Separate names with a comma.
Discussion in 'Religious Issues' started by Lone Wolf8634, Jun 29, 2017.
I don't do homework, so I did not watch the video. But there is a strong argument that the flood recounted in the Bible was regional rather than global. The OT writers repeatedly employed phraseology like "the whole world" as hyperbolic rather than literal. For example, we read that the whole world wanted an audience with Solomon. (1 Kings 10:24). But it is clear from the context that this should not be hyper-literalistic, but rather read in the context in which it was intended. That is, no one supposes that aboriginal natives from Australia and Eskimos were paddling their canoes to seek an audience with Solomon. Rather, the context tells us that everyone who knew of Soloman wanted to meet him. Similarly, we read in the New Testament that Paul was stirring up riots "all over the world". (Acts 24:5). Again, though, the context makes clear that Paul's message was meeting strong opposition from Jews wherever he went, not that Japanese or Peruvians were rioting.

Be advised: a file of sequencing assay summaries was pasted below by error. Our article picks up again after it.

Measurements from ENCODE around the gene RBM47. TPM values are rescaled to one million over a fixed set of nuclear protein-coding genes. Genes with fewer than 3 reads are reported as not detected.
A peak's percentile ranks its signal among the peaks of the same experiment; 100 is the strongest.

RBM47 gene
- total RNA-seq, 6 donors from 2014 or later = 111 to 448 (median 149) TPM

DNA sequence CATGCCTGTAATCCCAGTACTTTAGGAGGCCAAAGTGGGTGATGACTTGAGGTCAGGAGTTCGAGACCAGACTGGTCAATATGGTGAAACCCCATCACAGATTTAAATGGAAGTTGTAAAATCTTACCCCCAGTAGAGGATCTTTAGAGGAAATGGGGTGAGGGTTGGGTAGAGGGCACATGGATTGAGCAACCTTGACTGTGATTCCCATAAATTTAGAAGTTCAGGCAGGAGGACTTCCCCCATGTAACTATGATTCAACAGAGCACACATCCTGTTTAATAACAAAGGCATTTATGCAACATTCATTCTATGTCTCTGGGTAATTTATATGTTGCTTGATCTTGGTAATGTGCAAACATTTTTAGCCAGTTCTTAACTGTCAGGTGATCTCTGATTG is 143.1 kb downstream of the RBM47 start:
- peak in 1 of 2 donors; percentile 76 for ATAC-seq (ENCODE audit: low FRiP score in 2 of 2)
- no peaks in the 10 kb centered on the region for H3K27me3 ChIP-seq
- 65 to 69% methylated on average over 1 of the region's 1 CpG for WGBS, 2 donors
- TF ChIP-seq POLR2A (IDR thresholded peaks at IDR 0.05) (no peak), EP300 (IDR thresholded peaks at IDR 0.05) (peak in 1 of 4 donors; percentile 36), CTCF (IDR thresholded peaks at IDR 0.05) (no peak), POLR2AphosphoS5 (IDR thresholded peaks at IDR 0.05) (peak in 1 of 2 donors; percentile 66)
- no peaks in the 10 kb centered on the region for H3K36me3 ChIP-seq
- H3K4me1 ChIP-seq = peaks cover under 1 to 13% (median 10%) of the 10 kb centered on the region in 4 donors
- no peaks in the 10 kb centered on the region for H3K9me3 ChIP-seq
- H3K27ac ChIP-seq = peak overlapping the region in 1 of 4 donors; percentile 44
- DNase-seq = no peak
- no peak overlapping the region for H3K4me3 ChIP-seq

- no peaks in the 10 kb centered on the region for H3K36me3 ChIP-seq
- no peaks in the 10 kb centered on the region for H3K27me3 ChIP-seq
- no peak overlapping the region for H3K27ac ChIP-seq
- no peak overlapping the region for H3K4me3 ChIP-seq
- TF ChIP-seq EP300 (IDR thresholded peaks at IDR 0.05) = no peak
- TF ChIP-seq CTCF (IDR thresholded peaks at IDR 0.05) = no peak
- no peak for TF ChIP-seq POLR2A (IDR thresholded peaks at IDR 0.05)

So, because words and phrases are equivocal rather than univocal (that is, they take on the meaning that the context allows rather than always having only one meaning), and because we read throughout the Bible that "the whole world" communicates regional rather than global scope, one may reasonably conclude that the flood was regional rather than global.